Oregon State Police withdrawing from Portland courthouse after city refuses to prosecute violent protesters

by Joel Abbott · Aug 14th, 2020 2:17 pm
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Last Updated Aug 15th, 2020 at 10:50 pm

Oregon State Police have removed 100 troopers protecting the Mark O. Hatfield United States Courthouse in downtown Portland in response to the city's refusal to pursue charges against hundreds of arrested protesters.

State police had been posted in the city for two weeks as part of a deal between the Department of Homeland Security and Gov. Kate Brown to replace federal agents with local law enforcement.

In a statement, spokesman Capt. Timothy Fox said "that two weeks ended today," adding that they are "in a county that's not going to prosecute this criminal behavior."

The move comes in response to an announcement by Multnomah County District Attorney Mike Schmidt that his office will not prosecute demonstrators charged with criminal trespass, harassment, disorderly conduct, and other crimes if they are not accompanied by "deliberate" property damage, theft, or bodily harm.

"This policy acknowledges that centuries of disparate treatment of black and brown people have left people with deep wounds," Schmidt said.

More than 550 people, mostly white, have been arrested in Portland during nearly 80 days of non-stop protests, including 140 for felony crimes such as arson, riot, assault, and theft. The DA's office is only pursuing charges in 45 of these cases.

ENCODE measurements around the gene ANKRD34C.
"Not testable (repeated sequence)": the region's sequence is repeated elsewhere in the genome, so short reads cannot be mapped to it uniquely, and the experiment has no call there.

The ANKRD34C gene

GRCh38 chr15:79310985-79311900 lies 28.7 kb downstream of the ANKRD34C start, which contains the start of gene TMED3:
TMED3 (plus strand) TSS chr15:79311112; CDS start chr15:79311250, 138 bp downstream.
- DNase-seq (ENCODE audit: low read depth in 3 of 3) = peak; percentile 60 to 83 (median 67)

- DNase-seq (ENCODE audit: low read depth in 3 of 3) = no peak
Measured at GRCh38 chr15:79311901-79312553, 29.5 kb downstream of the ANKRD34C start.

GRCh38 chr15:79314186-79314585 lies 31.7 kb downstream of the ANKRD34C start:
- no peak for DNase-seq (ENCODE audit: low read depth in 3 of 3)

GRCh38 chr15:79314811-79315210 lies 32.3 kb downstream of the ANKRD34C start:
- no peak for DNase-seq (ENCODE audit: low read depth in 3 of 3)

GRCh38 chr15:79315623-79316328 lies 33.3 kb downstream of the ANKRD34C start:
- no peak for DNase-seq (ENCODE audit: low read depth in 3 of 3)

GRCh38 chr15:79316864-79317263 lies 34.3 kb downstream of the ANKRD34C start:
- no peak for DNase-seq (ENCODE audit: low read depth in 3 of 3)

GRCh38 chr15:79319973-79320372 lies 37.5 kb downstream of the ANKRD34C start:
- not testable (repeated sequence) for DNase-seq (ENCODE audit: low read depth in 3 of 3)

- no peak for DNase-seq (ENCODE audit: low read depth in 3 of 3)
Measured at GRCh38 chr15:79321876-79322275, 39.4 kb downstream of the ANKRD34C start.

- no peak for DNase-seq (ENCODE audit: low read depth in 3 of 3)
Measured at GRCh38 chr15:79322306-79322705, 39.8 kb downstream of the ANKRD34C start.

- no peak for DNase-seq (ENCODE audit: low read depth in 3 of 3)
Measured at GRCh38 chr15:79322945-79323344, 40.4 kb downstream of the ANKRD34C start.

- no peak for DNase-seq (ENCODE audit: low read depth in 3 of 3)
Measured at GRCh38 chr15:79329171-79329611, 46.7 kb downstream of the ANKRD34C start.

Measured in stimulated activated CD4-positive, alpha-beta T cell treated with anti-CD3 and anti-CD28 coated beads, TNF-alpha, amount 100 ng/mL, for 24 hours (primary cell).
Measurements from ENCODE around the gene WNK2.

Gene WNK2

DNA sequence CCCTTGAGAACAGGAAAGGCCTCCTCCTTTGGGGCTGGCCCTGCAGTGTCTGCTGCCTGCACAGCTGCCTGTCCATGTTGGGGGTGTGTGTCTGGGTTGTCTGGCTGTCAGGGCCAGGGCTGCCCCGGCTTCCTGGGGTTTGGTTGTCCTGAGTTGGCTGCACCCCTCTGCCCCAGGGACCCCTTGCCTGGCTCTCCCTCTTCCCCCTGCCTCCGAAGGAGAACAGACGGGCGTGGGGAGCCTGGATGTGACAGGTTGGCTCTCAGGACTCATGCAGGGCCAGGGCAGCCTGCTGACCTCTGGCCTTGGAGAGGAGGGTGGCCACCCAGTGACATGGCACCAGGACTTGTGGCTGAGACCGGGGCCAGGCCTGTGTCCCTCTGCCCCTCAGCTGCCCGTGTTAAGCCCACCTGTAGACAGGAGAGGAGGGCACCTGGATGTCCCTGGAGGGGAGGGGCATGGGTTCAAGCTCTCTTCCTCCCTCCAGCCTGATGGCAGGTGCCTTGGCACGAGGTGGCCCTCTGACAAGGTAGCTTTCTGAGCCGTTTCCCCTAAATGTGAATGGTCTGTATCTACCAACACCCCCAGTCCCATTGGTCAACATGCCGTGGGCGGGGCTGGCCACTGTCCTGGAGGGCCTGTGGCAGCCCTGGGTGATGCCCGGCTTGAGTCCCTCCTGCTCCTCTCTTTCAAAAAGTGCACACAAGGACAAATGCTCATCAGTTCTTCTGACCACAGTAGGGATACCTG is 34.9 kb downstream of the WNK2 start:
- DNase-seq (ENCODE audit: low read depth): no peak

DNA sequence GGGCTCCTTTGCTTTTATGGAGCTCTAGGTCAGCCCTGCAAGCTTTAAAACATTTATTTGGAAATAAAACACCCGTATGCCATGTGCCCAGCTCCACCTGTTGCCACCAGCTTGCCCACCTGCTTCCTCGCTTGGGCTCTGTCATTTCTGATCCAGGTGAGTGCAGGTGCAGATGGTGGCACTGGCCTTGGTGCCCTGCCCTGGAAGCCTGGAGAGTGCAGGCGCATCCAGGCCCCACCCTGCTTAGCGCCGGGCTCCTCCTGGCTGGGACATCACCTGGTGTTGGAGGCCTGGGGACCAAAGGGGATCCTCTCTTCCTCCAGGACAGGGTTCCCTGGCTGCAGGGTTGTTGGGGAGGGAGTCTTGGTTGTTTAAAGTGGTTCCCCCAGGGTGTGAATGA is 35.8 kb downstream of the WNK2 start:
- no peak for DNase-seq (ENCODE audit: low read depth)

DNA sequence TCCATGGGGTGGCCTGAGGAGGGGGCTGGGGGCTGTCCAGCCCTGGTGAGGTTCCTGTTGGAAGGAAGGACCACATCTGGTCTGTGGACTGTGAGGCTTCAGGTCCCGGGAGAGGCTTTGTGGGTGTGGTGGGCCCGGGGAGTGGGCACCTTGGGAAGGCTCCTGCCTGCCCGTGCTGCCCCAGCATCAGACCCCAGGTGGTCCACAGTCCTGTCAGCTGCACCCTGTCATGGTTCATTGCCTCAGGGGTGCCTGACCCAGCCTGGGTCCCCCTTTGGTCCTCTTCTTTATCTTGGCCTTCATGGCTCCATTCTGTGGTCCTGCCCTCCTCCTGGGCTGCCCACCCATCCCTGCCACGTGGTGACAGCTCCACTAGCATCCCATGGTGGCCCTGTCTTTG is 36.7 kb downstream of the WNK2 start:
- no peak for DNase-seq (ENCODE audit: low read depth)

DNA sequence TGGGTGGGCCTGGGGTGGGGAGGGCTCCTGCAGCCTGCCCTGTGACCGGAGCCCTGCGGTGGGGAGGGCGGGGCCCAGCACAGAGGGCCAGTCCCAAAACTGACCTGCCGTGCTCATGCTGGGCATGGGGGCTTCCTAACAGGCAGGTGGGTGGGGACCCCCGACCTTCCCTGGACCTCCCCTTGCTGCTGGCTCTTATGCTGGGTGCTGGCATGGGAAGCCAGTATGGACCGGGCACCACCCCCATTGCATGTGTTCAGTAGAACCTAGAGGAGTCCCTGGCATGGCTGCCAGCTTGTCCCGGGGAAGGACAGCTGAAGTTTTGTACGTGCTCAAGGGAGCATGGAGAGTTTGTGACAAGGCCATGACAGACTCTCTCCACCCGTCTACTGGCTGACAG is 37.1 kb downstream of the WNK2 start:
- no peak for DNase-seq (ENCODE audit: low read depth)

Police have regularly been assaulted during the protests, including attacks with explosives, as seen in the video below.

In an email to Schmit obtained by local news, Sheriff Mike Reese also criticized the decision to not prosecute.

"The situation on the street is incredibly volatile with a really committed group of Antifa/anarchists starting fires, damaging property, and assaulting police/community members," wrote Reese. "They may feel even more emboldened if there is a public statement that appears to minimize their activities."

Fox said state troopers would be sent back to their regular assignments and to areas where police presence is limited.

"The Oregon State Police is continually reassessing our resources and the needs of our partner agencies and at this time we are inclined to move those resources back to counties where prosecution of criminal conduct is still a priority," Fox said. "Last night was our last night in Portland."


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